MILWAUKEE — The Cubs could be showcasing Javier Baez, getting his timing down for a promotion and/or making him work on the swing-and-miss issues that have held him back.
So whether it’s preparing for a blockbuster trade, hoping he’s a spark for the stretch run or checking the player-development boxes, Baez is a wild card in the plans carefully designed by Theo Epstein’s front office.
Since Kris Bryant, Addison Russell and Kyle Schwarber are essentially untouchable, Baez is the next man up in terms of higher-profile, ready-for-impact young players within the farm system.
The San Diego Padres have pitching to trade — the Cubs are targeting Tyson Ross in particular — and need a building-block shortstop. If things had worked out differently, Baez might already be that major-league contributor who’s off the table.
But Baez didn’t make the team out of spring training, took an extended leave of absence after his sister died in April and fractured his finger in early June, when it looked like his hot bat and up-the-middle defense might help the Cubs.
Baez homered twice during his first game back with Triple-A Iowa on Tuesday, just in time to put his name back on Twitter and in trade rumors.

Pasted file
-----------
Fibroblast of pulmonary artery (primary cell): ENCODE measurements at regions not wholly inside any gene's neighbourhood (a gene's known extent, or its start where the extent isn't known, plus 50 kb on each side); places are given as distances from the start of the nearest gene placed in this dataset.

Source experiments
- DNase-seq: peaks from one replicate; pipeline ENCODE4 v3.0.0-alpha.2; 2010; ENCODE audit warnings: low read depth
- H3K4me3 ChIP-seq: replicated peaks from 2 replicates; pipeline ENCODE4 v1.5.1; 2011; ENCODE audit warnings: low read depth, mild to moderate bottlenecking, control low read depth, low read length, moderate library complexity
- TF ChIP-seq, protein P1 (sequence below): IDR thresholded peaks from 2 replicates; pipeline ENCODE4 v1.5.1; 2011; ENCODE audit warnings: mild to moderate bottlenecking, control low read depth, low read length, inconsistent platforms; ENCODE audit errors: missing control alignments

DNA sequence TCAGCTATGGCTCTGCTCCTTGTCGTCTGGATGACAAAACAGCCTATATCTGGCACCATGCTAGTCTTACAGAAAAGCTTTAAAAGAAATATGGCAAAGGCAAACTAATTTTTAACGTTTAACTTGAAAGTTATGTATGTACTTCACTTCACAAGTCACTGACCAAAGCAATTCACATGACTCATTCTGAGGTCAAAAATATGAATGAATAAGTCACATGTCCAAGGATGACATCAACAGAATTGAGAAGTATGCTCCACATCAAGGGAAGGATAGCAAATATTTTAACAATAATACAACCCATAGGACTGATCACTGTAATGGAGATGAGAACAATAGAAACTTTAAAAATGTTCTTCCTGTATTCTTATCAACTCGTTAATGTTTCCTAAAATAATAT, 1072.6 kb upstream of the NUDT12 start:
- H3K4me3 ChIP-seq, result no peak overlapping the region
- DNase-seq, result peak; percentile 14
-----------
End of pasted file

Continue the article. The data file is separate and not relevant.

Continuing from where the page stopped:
“From everything I’m hearing, it’s just him getting back mentally and physically,” manager Joe Maddon said before Thursday’s 5-2 win over the Milwaukee Brewers at Miller Park. “He went through a lot this year with his sister and then an actual injury, so I think we’re just trying to be overly cautious, in a sense. Just making sure everything’s good, because you don’t want to add anything negative on his plate right now.”
Maddon lobbied for Baez, 22, to make the Opening Day roster, raving about his speed, strong arm and baseball IQ, believing he would help the Cubs win games in other ways while figuring out how to hit big-league pitching.
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“I said it all spring training: I really like this guy a lot,” Maddon said. “I think he’s a good player. I think he’s going to keep getting better.”
Baez has world-class bat speed and a first-round pedigree, but he’s still a high-risk, high-reward player (95 strikeouts in 52 games with the Cubs last season).
Whether or not there have been major adjustments, overall Baez is hitting .309 with 10 homers, 31 RBI, a .938 OPS and 44 strikeouts through 39 games at Iowa.
“That’s the sense I’m getting — he’s doing well,” Maddon said. “I don’t think he’s far off being really ready and possibly coming back here. But I don’t know when that’s going to be.”